- Three young men displayed enormous courage when they tried to rescue a woman whose car plunged into the waters of the Rio Cobre on September 1, 2020. They are Delgado Smith, Dane Gray, and Romario Wright. Although the driver of the ill-fated car died, the selfless effort of the three men has not gone un-noticed.
BEACON OF THE YEAR (General)
Andrene Lewis-Longwe is a hard-working and sharp-witted businesswoman, patriot and philanthropist.
She is also a survivor of child sexual abuse, racism, abject poverty, and homelessness.
Andrene is originally from Christian Pen in Gregory Park, St. Catherine.
She recalled being sexually abused on numerous occasions when she was a child.
By age 16, she became a mother – a reality that intensified her troubles.
But she fought back.
Andrene enrolled at the Women’s Centre of Jamaica Foundation, and later at Kingston High School, and at Stony Hill HEART Academy.
She eventually found employment at the Ministry of Labour here in Jamaica.
But her breakthrough really came in 2002 when she was almost 30 years old. That’s when she left Jamaica for England.
Andrene had a rocky start in a strange land with strange people.
She, at one point, ended up being homeless.
But she fought back.
One way of fighting back was to gain employment – juggling three jobs, including one at a cafe where she scrubbed pots and pans.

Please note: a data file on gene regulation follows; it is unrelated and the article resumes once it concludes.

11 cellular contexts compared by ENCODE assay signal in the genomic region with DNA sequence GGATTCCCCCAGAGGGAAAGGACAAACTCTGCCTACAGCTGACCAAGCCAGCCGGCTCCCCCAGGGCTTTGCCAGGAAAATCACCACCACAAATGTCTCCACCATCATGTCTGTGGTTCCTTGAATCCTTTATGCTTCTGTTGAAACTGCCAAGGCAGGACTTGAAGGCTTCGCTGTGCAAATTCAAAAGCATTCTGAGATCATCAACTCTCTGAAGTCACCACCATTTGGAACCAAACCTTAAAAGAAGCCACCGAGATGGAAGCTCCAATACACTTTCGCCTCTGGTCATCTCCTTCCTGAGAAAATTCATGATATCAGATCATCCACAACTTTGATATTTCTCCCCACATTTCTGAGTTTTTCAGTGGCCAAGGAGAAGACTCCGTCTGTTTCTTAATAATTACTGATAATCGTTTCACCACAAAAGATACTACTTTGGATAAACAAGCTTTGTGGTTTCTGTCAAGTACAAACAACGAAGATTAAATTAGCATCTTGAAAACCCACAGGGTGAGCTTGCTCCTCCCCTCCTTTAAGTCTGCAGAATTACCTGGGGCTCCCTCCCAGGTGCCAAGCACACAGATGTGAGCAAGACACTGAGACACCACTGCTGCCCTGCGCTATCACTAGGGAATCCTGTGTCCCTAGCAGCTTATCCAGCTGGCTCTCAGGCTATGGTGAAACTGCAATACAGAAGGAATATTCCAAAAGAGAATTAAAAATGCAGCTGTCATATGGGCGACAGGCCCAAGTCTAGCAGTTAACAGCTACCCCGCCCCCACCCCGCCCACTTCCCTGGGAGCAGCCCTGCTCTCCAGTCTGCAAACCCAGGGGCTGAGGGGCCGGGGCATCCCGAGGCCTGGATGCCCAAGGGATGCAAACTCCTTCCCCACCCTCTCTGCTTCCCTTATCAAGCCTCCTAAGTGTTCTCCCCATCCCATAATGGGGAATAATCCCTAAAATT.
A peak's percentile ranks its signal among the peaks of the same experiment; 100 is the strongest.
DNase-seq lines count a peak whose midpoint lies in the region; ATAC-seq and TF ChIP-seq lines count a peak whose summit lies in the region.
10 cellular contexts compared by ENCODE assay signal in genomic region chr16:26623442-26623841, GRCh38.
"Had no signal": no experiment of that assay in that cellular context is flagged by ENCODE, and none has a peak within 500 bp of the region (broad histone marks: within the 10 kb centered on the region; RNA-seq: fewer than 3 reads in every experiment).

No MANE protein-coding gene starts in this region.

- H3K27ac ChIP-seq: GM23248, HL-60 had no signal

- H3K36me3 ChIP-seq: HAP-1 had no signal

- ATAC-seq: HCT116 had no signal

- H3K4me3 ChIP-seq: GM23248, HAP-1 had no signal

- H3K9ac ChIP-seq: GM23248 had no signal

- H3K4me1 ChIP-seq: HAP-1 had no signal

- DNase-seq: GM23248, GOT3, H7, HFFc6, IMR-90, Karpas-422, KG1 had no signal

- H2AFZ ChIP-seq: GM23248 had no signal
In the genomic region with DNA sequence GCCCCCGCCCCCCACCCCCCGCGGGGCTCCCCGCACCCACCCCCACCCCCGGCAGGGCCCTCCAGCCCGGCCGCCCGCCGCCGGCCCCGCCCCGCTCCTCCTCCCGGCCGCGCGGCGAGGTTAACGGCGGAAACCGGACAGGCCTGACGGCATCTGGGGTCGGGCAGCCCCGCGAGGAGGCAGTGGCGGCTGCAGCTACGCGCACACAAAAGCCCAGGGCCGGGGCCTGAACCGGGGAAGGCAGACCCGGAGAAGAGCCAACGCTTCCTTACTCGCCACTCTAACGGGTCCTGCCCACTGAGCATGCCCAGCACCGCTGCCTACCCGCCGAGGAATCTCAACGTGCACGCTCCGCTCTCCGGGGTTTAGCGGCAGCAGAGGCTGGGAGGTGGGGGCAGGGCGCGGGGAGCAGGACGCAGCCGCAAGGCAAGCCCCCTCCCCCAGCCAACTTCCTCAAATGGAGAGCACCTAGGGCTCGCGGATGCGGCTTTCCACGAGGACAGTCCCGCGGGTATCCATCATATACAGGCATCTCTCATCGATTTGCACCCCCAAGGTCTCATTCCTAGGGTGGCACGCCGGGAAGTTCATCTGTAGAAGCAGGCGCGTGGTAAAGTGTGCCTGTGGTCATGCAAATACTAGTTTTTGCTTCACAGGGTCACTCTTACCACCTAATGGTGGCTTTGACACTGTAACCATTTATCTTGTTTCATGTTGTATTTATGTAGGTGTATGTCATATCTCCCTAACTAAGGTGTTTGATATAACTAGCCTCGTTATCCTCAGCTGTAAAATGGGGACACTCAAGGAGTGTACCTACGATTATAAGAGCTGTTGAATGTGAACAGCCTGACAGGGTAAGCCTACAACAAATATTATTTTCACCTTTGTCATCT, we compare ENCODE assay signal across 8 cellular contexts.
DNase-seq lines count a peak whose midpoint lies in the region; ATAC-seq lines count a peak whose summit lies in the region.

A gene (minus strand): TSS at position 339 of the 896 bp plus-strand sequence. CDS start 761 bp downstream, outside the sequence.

Andrene also recognized the importance of boosting her credentials. That’s why she amassed vocational qualifications up to Level 5.
She subsequently found meaningful employment with an agency that offers health and social care services.
When she eventually left that job, Andrene remained in the industry, starting her own company in 2009, when businesses were still reeling from the global economic recession.
Her company, named BREAK BARRIERS, went on to indeed break many barriers.
Today, it employs more than 80 people in the city of Nottingham. It also attained the highest of the three industry ranks in England.
That’s nothing short of excellence personified by a Jamaican native and a black woman, who recalled having to wage a battle against racism.
Andrene was not done yet.
She made another massive move in 2020 – a year when many businesses were closing their doors due to the COVID-19 pandemic.
She brought a branch of her company to Jamaica, naming it Break Barriers Caring Hands Jamaica Limited.
The company was launched in Kingston on December 10, 2020 during a ceremony attended by various people, including Government ministers.
Andrene’s type of business is virtually unheard of in Jamaica.
It is similar to a nursing home caring for senior citizens, differently-abled people, and others.
The big difference is that Andrene’s company cares for its clients in the comfort of those clients’ homes.
The sheer brilliance that Andrene displayed throughout 2020 spilled over into this year.
She, in January, moved into her company’s current home in Kingston.
She continues to provide employment opportunities for people, starting with residents of her native Gregory Park in St. Catherine.
While doing business, Andrene also makes time for philanthropy. For example, in November 2020, she donated a whopping $100,000 to gunshot victim Kevin Robinson.
From all indications, Andrene, who wedded Malawian native Nelson Longwe in 2010, is much more than a trailblazer and a rich source of inspiration and national pride. She is our BEACON OF THE YEAR 2020.